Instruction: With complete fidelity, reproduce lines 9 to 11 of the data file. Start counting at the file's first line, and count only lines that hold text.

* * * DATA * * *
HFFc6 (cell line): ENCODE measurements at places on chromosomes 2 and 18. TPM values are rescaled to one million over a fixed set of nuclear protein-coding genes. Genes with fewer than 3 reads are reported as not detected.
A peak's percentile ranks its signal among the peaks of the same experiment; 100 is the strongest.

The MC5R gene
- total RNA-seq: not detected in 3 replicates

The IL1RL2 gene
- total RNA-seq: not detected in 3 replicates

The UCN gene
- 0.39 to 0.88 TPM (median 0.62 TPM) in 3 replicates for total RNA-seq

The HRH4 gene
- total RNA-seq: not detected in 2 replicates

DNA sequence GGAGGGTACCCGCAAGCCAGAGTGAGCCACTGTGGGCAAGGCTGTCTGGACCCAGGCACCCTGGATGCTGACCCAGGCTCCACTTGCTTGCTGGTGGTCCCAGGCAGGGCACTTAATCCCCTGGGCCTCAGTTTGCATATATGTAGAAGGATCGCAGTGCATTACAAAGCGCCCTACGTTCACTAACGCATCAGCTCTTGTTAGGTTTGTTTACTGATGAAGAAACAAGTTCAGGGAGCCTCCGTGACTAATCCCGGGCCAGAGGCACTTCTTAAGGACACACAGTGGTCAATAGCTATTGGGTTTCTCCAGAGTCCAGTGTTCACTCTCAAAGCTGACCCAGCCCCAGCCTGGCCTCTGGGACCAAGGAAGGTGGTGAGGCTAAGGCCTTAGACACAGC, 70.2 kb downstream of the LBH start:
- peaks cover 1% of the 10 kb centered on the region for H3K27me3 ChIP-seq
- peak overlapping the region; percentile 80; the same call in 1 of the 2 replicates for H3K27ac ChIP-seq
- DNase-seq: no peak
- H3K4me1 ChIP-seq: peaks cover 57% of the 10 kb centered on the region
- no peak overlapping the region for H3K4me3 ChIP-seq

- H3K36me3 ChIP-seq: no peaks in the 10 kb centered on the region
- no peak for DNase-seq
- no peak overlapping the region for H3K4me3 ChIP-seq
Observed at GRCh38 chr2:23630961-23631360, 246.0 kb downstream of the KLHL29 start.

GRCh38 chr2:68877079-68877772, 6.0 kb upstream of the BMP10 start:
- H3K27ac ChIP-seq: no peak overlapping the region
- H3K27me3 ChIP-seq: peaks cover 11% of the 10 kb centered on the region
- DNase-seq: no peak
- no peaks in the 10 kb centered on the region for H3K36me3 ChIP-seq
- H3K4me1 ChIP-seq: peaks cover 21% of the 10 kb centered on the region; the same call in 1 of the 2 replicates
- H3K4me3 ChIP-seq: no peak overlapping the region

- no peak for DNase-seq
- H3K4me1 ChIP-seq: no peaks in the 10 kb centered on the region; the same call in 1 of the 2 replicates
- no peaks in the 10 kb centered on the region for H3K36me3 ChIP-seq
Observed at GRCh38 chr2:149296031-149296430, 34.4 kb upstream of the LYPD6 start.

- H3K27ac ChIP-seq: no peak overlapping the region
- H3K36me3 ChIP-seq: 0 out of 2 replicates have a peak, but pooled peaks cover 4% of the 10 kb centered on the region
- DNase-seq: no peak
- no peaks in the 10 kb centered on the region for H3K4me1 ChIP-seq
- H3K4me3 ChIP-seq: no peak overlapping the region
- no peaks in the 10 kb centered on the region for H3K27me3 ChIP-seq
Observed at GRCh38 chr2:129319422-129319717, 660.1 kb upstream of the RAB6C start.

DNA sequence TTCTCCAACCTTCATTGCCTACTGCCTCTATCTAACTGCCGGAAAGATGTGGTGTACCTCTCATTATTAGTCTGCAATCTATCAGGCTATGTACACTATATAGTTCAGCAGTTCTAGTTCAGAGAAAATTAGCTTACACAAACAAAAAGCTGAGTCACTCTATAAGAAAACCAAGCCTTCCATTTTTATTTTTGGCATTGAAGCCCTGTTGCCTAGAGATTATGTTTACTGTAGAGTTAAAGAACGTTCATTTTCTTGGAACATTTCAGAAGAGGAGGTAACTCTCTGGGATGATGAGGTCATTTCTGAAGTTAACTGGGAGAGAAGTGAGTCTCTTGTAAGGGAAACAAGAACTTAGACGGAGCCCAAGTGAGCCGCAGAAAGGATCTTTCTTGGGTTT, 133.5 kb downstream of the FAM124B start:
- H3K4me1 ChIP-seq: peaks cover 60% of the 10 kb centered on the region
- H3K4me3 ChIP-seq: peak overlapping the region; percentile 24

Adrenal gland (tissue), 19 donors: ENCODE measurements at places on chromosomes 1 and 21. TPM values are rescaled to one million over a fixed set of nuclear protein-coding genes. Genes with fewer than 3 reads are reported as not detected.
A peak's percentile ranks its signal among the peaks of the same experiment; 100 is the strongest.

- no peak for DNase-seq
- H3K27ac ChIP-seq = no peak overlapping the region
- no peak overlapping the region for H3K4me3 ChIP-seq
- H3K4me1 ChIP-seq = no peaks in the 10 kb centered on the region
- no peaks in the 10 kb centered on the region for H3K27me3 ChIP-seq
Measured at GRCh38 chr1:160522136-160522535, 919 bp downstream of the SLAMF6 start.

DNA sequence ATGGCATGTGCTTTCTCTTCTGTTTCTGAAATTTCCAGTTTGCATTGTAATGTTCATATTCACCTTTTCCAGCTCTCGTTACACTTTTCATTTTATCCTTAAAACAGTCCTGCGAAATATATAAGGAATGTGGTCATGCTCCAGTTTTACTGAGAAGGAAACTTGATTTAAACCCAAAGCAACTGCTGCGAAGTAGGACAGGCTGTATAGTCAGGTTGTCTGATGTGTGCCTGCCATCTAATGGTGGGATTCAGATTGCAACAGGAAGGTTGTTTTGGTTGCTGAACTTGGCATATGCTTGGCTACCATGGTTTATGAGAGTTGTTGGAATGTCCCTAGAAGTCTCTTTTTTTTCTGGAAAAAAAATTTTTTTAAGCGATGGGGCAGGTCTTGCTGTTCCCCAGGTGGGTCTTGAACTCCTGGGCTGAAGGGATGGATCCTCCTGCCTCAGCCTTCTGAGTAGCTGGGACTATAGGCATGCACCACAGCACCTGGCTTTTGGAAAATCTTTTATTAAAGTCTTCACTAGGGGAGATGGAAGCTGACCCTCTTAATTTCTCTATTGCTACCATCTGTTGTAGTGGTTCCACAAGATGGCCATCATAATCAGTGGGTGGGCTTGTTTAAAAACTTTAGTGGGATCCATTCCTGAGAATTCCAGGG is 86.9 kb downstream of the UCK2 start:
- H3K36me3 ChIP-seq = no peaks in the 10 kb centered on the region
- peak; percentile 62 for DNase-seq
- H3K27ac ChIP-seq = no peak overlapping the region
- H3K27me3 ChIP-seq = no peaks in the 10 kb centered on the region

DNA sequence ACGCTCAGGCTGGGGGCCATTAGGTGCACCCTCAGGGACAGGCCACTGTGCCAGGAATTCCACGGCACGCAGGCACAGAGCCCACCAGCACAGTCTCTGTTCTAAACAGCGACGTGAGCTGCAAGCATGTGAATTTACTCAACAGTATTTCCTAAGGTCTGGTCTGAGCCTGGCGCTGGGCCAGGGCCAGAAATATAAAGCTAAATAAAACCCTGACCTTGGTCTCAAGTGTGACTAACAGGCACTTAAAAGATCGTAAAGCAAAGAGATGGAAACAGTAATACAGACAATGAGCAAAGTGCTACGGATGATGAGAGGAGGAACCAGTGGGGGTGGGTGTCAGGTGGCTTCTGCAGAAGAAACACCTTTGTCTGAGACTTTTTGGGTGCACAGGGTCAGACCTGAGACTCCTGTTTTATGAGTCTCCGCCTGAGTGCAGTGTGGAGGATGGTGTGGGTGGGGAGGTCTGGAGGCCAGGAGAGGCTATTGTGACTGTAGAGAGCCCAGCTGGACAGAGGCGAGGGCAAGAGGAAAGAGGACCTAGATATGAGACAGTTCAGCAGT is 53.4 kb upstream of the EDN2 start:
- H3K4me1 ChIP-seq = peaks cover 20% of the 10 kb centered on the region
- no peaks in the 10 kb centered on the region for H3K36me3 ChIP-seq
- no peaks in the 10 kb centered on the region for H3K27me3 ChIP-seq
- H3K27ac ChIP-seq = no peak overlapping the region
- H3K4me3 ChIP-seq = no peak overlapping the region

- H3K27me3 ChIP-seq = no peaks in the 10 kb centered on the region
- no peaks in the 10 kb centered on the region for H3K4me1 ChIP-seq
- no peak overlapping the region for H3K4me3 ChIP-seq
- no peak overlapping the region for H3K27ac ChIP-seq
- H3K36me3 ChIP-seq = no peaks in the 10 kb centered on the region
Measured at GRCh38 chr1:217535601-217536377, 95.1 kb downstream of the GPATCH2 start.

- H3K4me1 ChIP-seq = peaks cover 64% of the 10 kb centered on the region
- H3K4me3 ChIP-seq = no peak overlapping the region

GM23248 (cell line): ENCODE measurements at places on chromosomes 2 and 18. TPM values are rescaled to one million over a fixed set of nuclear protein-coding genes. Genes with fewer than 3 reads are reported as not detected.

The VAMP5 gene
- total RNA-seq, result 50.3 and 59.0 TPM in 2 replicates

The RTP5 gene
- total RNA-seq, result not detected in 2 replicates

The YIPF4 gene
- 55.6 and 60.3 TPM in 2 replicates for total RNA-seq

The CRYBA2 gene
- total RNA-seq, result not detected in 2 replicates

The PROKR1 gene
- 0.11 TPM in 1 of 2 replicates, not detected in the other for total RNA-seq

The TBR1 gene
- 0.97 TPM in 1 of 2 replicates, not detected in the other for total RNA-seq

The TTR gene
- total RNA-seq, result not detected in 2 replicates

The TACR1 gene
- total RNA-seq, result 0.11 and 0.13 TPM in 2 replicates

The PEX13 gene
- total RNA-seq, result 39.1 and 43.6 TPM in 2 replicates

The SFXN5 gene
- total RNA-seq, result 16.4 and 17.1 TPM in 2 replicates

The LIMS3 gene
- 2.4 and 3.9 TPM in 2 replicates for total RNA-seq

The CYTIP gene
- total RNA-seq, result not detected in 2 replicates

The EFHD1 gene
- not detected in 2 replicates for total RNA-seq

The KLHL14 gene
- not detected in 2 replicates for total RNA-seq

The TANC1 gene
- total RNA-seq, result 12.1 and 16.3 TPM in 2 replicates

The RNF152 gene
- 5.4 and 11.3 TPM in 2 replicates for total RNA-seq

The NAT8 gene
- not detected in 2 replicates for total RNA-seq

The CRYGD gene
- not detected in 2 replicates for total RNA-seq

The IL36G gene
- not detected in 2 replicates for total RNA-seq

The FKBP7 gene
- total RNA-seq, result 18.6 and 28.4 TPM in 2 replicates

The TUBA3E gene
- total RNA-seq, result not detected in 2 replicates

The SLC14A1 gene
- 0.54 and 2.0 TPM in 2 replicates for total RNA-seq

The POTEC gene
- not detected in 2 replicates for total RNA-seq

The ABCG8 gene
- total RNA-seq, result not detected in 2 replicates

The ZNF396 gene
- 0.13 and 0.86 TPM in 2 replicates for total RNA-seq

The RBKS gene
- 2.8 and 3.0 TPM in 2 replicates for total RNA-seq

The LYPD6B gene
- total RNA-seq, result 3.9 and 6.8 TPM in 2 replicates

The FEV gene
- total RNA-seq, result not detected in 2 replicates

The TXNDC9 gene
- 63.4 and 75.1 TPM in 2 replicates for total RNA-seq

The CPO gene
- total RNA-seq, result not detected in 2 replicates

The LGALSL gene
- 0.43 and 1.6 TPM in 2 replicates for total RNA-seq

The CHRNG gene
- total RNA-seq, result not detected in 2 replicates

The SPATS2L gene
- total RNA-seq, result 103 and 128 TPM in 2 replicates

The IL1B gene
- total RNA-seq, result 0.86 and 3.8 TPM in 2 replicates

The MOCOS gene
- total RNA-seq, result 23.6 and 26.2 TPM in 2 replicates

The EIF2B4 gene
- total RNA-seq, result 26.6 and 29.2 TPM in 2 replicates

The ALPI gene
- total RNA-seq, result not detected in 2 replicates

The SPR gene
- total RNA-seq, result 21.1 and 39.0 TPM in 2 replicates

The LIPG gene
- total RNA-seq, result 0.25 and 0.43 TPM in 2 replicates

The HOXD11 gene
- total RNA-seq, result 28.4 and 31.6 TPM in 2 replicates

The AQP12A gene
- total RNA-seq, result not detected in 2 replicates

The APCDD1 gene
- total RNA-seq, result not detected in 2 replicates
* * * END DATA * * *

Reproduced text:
The HRH4 gene
- total RNA-seq: not detected in 2 replicates

DNA sequence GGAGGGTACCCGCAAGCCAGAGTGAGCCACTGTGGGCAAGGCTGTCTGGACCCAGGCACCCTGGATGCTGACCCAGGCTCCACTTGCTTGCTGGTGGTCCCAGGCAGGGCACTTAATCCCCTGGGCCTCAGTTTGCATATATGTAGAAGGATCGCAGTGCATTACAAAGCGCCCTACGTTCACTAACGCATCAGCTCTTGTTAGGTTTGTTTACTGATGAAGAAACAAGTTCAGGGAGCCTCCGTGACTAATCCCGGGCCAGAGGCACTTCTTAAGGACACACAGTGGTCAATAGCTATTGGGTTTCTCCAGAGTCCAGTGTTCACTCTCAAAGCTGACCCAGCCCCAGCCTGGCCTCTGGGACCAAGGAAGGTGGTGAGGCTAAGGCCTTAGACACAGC, 70.2 kb downstream of the LBH start: